Geezer Dad: How the Challenges of Being an Older Parent Worked Out Well in the End

Feb 8, 2016

Tom LaMarr became a dad when he was 48 years old.  Parenting an infant at that age brings with it a host of challenges.  This hour, Charity Nebbe speaks with LaMarr, author of the new book, "Geezer Dad: How I Survived Infertility Clinics, Fatherhood Jitters, Adoption Wait Lingo and Things That Go 'Waaa' in the Night."  LaMarr, a Dubuque native, is a graduate of the University of Iowa Writers' Workshop and now lives in Colorado.

LaMarr told Charity about how he and Sam were unable to conceive: "All the choice are difficult, there's no denying that.  My wife always wanted to have an infant and so that ruled out adoption.  Just like adopting, there are so many people who are in situations like this, and they don't talk about it until you're there too."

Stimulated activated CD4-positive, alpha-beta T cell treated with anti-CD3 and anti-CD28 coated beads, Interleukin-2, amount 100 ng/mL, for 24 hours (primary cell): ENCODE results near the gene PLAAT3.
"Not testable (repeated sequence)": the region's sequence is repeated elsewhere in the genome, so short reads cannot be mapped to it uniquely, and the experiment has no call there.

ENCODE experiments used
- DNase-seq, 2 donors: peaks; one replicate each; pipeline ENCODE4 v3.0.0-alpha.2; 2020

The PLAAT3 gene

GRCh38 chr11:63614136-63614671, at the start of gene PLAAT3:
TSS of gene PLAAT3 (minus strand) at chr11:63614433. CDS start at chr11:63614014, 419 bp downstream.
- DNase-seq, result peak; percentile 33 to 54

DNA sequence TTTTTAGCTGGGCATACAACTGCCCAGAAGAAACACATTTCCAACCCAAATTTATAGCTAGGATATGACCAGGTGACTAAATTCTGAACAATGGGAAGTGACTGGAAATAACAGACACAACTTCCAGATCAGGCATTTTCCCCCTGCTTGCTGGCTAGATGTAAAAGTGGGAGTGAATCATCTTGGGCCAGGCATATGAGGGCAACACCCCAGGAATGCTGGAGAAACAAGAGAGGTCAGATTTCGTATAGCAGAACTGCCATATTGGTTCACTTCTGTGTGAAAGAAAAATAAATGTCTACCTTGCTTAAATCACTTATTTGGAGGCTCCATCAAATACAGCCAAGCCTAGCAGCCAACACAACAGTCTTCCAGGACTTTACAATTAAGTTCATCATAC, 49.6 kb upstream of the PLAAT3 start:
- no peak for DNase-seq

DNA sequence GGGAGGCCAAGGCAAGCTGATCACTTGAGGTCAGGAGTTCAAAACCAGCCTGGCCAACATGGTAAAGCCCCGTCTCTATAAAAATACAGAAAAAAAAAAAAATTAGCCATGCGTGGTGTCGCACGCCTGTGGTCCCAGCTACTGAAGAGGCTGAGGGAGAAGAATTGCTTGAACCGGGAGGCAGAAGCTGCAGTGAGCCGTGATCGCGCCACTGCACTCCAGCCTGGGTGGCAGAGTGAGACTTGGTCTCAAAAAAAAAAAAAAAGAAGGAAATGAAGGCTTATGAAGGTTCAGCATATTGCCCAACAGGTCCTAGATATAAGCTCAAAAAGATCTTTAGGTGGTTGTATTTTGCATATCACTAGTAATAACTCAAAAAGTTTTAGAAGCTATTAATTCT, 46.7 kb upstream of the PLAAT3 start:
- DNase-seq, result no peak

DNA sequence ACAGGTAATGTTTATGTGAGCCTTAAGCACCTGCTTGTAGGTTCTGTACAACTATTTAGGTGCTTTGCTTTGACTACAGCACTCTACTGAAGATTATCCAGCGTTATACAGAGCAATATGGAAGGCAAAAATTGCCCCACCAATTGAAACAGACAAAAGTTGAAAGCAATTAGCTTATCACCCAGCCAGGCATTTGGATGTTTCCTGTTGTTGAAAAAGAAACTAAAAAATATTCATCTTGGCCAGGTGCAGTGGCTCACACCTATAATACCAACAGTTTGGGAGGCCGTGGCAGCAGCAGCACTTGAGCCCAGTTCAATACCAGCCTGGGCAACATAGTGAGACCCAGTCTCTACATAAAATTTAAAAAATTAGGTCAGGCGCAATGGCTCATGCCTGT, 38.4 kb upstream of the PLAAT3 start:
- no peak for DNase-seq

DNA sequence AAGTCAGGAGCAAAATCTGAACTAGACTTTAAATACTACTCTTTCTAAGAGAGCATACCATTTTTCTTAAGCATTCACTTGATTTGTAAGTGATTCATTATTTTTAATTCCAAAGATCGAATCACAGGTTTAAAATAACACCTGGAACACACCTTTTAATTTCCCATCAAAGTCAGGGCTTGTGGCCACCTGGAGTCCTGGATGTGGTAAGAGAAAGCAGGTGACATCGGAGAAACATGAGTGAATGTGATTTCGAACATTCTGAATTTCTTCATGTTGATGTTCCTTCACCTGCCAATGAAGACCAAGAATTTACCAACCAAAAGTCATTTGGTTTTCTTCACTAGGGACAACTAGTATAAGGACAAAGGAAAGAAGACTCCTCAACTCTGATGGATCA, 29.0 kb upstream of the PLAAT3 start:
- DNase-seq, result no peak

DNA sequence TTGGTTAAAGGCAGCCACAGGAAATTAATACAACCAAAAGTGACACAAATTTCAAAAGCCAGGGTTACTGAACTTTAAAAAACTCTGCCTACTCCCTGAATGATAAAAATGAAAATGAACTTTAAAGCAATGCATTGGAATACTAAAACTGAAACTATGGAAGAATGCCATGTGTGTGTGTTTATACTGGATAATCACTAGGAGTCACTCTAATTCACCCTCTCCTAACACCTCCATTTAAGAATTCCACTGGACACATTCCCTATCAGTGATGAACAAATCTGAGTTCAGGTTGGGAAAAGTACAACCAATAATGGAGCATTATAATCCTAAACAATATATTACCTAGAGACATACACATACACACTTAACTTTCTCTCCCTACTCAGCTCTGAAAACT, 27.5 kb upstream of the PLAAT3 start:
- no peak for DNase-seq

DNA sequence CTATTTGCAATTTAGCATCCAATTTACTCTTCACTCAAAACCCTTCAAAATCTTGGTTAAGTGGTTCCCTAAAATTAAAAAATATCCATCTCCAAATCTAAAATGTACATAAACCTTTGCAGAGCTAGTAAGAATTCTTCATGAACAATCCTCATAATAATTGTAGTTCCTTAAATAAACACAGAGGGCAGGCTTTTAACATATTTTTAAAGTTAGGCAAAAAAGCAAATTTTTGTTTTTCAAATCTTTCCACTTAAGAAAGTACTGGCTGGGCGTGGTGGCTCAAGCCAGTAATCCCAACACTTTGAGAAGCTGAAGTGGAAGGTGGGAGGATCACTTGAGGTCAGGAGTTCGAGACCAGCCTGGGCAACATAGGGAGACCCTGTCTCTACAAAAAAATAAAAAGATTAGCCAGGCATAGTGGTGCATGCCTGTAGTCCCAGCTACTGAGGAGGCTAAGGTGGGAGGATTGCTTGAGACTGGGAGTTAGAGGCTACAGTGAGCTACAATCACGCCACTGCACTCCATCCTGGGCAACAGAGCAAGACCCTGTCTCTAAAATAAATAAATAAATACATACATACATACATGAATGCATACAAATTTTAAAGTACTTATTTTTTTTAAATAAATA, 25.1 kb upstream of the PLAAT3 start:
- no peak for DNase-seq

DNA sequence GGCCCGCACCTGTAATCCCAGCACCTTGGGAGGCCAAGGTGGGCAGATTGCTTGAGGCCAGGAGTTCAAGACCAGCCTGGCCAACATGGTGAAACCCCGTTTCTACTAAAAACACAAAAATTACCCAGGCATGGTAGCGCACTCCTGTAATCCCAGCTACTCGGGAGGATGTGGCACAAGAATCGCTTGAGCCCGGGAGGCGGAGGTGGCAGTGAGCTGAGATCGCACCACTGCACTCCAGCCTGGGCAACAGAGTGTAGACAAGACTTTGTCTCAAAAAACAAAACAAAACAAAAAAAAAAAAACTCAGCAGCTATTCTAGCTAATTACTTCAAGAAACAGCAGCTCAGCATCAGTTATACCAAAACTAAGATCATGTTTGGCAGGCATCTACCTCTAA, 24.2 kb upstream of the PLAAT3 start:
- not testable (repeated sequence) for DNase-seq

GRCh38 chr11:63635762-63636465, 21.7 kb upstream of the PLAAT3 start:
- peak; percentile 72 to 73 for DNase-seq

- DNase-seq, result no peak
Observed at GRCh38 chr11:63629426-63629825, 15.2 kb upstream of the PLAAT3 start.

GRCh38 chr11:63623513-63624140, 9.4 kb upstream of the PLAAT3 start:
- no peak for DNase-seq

But Tom and Sam did eventually decide to adopt and the cute baby girl that was given to them is now 14 years old.  As far as being an older dad, Tom told Charity that it's amazing "to witness the reserves your body has."  He feels we're programmed to be parents and the little sleep he and his wife got the first few years didn't manage to kill them.   Because, he says, since we're a little more set in our ways at the half-century mark, raising a child then makes for "a little more role conflict with the child fitting into your life than if you had a child earlier on."  But I think it's safe to say that to Tom and Sam, it was all very much worth it.

Later in the hour, to add some perspective to the topic of the challenges facing older parents and kids, Charity speaks with Thomas Schofield, Assistant Professor of Human Development and Family Studies at Iowa State University.  He's read the current studies and tells us how becoming parents at an older age is becoming more and more common.